Otto Burkhardt, Veraguth’s lifetime friend, tall and somewhat stout, who imparts a feeling of sociability and a natural enjoyment of life. Burkhardt is a man of material substance, having established himself as a planter in South Asia. He maintains frequent contact with his home country. There seem to be two main elements underlying his relationship with Veraguth during one of his annual home leaves. One is to relive the experiences of the two men as youths. The other, which remains incompletely developed at the end of the novel, is Burkhardt’s need for the completion—through Veraguth’s companionship and the proposed voyage of the latter to India for an extensive sojourn—of his own, apparently only outwardly successful, life.

The Characters

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The focus throughout the novel is on Veraguth; it is his psychological state in which Hesse is most interested. Veraguth, however, is not presented as a complex, multifaceted character. Rather, he is the artist par excellence—at least as Hesse sees the artist. Although Veraguth tells Burkhardt that Adele was never what he wanted from a wife, that she was too solemn and heavy rather than lively, it becomes clear that Veraguth’s artistic temperament makes him singularly unsuitable for the intimacy that marriage requires. Burkhardt realizes that the dark springs of Veraguth’s art are his inner loneliness and self-torment; it is this which constitutes the source of his power to create as well as the source of the strange sadness which one often sees in great works of art.

The fact that Veraguth can so easily accept the imminent death of his beloved son is one of the indications of the thesis-bound nature of this novel. Indeed, Veraguth senses as soon as the boy becomes ill that he must die, that his death will be that which will finally release him from any human involvement and will leave him free to be the observer and the creator only. His love for Pierre will now become fuel for his art. If Veraguth were presented as a complex and multifaceted human being in a realistic novel, rather than an embodiment of Hesse’s views of the artist’s relationship to life in what is basically the illustration of an aesthetic idea, then such a cold and fatalistic attitude would seem unbelievable.

Adele and Albert are closely aligned with each other. Although both are musicians, they are aloof and detached. Albert is filled with hatred for his father, although the novel never makes it clear why he hates him so much. Adele is overly possessive of her children and formal and reserved with her husband.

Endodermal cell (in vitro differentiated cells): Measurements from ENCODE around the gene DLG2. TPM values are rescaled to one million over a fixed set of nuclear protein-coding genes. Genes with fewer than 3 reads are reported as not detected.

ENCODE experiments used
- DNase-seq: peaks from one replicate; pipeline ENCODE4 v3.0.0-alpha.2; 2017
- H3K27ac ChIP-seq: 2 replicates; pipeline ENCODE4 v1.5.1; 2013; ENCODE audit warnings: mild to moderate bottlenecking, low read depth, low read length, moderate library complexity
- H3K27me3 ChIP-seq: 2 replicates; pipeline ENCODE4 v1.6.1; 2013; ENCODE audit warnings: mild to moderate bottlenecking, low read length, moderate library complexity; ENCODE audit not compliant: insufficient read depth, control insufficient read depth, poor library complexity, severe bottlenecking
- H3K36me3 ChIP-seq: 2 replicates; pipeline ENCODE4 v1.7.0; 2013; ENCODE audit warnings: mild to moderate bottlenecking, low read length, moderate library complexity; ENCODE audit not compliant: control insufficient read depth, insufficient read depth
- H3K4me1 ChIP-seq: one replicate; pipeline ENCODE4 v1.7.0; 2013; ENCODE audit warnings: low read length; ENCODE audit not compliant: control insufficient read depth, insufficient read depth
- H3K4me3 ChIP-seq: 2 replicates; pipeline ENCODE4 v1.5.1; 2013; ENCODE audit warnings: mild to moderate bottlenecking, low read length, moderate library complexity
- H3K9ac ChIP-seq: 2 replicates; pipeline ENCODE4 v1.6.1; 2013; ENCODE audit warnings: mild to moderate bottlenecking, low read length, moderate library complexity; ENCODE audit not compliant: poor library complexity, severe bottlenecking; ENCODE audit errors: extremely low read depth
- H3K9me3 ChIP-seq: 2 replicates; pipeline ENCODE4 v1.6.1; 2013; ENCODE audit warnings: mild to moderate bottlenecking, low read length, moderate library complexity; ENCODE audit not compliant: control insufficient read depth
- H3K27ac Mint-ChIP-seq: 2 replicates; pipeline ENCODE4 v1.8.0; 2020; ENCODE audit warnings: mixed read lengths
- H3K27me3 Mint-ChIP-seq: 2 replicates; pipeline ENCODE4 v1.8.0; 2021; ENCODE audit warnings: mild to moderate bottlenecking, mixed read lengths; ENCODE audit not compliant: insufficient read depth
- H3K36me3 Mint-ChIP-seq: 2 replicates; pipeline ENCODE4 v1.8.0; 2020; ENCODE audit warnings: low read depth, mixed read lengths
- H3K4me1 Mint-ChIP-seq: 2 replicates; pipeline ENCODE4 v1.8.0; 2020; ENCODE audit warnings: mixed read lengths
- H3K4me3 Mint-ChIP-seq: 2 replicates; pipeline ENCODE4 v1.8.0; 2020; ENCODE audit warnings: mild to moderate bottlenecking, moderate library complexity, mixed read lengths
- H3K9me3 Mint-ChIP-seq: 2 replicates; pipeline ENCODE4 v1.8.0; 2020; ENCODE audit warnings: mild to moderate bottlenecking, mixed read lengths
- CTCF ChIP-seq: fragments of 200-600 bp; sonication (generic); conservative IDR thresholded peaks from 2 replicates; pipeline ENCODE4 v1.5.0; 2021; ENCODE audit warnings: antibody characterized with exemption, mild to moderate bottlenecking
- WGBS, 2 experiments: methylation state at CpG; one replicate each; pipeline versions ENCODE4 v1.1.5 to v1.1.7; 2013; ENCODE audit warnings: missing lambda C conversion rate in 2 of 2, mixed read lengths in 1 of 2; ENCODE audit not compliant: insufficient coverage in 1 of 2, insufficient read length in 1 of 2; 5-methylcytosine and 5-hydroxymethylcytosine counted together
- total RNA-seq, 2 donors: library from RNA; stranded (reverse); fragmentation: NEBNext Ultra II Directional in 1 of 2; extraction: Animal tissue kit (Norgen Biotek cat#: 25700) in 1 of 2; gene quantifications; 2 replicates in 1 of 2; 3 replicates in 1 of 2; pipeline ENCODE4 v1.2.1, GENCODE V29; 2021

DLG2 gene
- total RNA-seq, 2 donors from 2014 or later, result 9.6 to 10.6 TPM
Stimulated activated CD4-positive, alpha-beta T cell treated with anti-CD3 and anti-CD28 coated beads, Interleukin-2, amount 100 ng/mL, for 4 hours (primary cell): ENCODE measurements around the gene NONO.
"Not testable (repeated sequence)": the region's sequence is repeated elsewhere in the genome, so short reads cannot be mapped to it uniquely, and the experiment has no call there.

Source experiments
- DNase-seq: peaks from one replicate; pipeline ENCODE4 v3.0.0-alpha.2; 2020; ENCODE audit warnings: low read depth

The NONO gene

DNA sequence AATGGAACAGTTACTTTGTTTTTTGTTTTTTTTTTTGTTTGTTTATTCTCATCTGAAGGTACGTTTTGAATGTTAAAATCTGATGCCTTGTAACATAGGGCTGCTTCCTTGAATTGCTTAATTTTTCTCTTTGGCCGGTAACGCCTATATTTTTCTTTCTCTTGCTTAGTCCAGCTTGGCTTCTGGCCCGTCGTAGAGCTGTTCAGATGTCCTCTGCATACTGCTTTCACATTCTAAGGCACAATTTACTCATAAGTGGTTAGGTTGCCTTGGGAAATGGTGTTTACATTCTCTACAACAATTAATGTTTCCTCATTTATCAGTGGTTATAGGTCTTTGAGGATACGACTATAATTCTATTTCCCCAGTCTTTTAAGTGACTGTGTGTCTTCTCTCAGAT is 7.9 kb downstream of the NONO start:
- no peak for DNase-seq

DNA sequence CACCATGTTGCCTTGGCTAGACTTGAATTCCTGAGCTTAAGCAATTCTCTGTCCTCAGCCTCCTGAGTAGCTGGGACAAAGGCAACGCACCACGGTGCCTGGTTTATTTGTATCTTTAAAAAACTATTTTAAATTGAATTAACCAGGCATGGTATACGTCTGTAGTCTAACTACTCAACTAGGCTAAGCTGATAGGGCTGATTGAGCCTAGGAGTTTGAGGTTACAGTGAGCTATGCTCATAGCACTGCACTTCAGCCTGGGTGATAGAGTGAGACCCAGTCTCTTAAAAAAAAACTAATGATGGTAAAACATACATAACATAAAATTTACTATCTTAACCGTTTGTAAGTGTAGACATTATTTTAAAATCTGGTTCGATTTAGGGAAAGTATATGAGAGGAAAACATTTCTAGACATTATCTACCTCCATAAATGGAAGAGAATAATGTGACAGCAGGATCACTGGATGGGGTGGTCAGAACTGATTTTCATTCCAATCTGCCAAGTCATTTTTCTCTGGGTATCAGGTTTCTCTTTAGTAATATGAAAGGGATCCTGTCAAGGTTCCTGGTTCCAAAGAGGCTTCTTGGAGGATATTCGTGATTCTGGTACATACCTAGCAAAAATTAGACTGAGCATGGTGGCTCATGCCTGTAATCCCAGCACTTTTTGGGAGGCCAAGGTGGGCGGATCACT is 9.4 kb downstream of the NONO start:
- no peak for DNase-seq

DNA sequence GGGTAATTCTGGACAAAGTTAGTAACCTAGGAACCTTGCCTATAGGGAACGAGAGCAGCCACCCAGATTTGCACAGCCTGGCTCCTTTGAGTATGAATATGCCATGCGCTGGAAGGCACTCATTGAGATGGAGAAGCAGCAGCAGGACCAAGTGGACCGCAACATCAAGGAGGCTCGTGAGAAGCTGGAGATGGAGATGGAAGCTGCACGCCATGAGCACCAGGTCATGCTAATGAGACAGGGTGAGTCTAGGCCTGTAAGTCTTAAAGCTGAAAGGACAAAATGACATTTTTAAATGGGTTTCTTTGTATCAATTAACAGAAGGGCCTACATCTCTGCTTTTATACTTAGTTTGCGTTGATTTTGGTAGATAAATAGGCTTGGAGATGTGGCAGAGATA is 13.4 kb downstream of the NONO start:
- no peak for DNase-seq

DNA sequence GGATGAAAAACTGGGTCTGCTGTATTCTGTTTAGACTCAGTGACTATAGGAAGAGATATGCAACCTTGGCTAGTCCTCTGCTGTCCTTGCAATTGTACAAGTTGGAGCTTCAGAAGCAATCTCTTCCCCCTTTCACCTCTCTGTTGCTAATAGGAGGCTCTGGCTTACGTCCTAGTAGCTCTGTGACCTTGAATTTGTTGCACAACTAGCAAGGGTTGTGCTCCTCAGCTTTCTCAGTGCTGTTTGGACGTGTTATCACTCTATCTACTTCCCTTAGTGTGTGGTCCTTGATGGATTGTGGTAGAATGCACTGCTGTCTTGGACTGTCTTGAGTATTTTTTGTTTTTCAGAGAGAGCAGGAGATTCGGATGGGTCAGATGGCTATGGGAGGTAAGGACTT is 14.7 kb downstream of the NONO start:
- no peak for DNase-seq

Although Veraguth is the central psychological focus of the novel, Pierre is also presented as a complex character, particularly after he becomes ill.His complexity, however, is more a result of his function as a symbolic figure who must be sacrificed for the sake of his father’s art than of his inner psychological self. The illness makes him look prematurely aged, and indeed he seems preternaturally wise in the sense that he knows that his death and his father’s departure will occur simultaneously. The other primary symptom of the disease—his sensitivity to smells and sounds, in short his inability to bear any input to the five senses—suggests a parallel to his father’s life as an artist, for the father also cuts himself off from any real contact with the external world.

All the characters in the novel, therefore, seem primarily governed by the role they must play in the freeing of Veraguth from involvement with the world so that he may fulfill his life as an artist. They do not seem to exist in their own right; they exist as figures in a fable. Such an approach gives the novel a quality of simplicity and starkness that renders all the characters (with the exception of the victim Pierre) unsympathetic.


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Last Updated on May 8, 2015, by eNotes Editorial. Word Count: 44

Boulby, Mark. Hermann Hesse: His Mind and Art, 1967.

Field, George Wallis. Hermann Hesse, 1970.

Mileck, Joseph. Hermann Hesse: Life and Art, 1978.

Sorell, Walter. Hermann Hesse: The Man Who Sought and Found Himself, 1974.

Ziolkowski, Theodore. The Novels of Hermann Hesse: A Study in Theme and Structure, 1965.